Smoking is the leading cause of preventable death worldwide. Smoking cessation programs that include counseling and pharmacotherapy have been proved to be effective in achieving long-standing abstinence. Smoking cessation is associated with significant improvements in quality of life, mortality, life expectancy, and postsurgical complication rates. Contrary to general belief, smoking cessation close to the time of elective surgery does not increase the risk of pulmonary complications. Longer-term quit rates are generally higher in cohorts who quit in anticipation of surgery compared with those quitting for general health considerations. A team approach and adherence to the guidelines for smoking cessation improves long-term chances of success.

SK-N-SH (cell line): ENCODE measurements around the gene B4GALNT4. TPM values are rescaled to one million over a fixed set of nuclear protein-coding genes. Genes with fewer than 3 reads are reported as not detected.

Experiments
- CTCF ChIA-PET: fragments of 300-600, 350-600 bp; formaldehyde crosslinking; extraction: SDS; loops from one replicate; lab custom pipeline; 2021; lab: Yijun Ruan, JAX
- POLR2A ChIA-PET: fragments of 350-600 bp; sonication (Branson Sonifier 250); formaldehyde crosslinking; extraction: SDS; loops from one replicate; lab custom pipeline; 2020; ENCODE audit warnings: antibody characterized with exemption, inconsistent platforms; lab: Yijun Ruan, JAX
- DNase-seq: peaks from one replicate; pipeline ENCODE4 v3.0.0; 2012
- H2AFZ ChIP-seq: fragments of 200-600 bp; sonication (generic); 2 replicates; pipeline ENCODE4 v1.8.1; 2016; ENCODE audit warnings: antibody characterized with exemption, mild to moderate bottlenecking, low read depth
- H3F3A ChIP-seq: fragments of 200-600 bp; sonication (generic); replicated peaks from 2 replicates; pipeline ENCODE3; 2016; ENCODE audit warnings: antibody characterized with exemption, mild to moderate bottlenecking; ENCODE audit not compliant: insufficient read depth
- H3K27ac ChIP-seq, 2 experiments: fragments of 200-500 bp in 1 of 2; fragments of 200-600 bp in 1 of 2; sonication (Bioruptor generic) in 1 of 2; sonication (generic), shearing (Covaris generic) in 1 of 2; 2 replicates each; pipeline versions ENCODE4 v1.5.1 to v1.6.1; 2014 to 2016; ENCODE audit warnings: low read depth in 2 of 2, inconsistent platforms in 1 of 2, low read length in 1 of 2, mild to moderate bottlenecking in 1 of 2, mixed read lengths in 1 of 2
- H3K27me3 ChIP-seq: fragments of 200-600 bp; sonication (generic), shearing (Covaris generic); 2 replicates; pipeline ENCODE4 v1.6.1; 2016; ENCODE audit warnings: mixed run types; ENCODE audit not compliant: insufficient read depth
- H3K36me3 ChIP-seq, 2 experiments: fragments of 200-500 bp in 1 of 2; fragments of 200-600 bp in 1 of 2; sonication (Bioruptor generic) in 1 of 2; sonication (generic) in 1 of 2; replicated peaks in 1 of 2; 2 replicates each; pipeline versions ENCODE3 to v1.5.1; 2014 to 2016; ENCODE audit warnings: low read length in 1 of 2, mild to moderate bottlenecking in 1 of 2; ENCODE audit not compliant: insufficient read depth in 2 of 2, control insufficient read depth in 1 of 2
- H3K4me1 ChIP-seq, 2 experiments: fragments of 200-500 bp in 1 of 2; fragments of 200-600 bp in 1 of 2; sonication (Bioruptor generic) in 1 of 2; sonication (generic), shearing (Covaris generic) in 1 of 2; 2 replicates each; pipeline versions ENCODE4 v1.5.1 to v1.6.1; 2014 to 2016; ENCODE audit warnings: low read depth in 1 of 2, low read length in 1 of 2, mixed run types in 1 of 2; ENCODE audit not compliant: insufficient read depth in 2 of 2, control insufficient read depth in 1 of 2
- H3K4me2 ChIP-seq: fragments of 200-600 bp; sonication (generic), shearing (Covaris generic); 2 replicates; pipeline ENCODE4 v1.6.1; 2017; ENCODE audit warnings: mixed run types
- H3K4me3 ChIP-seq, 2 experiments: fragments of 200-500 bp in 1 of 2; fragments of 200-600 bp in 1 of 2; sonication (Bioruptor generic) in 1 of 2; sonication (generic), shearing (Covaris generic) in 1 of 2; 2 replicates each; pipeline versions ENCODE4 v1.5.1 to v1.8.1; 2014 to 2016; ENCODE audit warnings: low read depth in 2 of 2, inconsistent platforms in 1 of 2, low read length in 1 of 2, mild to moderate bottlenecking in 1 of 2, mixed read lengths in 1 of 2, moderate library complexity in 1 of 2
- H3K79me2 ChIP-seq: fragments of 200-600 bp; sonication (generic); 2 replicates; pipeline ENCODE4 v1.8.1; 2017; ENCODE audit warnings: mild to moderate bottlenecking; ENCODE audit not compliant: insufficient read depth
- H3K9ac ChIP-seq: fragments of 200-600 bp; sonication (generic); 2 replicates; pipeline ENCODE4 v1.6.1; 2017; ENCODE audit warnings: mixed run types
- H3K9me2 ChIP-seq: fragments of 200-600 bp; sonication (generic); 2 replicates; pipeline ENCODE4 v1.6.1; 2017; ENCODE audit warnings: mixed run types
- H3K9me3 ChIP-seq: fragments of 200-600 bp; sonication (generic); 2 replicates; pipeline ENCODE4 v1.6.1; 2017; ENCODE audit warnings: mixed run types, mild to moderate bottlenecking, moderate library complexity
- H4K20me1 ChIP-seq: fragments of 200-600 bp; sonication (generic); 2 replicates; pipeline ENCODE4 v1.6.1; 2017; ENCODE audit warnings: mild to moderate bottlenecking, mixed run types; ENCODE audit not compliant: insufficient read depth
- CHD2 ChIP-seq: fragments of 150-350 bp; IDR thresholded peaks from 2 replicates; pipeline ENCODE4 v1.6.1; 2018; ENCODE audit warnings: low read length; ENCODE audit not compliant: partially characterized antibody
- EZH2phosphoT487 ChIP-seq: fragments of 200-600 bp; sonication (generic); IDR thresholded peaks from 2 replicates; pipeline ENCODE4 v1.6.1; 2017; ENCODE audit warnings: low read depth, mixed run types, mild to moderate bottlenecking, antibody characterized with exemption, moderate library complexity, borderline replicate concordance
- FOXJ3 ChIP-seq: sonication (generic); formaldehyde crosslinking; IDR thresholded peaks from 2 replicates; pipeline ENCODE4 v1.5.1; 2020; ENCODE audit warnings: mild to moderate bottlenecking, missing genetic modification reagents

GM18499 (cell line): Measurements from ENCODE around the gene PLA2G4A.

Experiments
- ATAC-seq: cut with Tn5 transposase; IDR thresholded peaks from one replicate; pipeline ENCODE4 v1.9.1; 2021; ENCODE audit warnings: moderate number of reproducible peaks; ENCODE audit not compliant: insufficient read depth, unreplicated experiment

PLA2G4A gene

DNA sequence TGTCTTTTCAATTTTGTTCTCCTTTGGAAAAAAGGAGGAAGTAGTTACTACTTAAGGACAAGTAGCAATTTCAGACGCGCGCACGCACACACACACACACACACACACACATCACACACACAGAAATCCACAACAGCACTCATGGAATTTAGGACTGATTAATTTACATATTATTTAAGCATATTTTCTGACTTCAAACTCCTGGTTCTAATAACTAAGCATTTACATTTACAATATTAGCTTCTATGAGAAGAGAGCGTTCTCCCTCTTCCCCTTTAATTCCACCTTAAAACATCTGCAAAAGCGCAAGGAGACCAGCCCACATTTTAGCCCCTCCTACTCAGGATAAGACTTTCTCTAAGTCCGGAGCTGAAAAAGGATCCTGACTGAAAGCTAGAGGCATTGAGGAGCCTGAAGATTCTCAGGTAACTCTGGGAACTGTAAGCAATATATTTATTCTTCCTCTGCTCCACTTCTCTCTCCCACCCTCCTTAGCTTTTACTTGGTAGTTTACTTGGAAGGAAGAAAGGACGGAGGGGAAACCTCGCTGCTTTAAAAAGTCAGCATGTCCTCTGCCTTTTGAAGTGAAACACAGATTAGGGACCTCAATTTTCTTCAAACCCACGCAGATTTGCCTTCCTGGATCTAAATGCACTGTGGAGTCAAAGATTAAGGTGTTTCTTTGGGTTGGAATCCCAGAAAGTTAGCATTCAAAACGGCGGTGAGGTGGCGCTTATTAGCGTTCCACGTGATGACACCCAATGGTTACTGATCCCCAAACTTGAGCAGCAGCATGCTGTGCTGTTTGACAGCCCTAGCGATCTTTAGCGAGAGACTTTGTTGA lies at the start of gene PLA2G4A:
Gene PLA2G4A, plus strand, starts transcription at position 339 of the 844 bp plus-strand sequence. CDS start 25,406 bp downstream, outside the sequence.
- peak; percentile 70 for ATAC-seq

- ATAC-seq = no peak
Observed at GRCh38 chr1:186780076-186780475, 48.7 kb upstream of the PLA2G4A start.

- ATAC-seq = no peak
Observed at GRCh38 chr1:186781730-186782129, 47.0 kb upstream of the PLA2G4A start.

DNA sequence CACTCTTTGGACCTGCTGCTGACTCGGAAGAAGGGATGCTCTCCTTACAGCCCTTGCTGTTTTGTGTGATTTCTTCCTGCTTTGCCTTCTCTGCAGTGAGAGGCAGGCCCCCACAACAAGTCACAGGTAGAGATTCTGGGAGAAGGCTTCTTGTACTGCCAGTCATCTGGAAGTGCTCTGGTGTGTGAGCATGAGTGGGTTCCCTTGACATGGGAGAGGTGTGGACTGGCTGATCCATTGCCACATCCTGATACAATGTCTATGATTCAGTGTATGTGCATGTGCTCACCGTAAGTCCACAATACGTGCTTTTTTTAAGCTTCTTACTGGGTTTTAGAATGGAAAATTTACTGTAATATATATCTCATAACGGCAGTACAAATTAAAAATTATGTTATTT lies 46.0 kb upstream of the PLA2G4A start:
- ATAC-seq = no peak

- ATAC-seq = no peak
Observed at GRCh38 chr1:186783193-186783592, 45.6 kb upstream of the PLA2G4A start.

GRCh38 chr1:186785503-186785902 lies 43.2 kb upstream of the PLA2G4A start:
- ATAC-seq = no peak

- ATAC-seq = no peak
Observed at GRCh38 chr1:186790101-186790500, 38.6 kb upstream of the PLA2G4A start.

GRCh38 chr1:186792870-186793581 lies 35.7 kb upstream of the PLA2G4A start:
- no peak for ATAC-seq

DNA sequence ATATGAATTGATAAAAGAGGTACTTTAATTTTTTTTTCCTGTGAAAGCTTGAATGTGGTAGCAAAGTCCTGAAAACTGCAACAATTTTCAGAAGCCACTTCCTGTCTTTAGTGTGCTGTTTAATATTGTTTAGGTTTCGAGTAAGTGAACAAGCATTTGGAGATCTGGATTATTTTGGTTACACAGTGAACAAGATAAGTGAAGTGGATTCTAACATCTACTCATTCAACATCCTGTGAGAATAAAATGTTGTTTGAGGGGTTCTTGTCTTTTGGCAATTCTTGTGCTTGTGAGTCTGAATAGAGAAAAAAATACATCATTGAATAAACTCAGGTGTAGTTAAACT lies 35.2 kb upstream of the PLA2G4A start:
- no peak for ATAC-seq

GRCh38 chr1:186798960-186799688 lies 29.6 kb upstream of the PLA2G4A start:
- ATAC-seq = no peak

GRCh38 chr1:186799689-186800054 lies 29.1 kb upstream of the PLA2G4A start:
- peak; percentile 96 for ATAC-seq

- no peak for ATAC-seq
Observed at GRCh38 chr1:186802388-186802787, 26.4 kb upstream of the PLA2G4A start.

- Smoking cessation
ASJC Scopus subject areas
- Pulmonary and Respiratory Medicine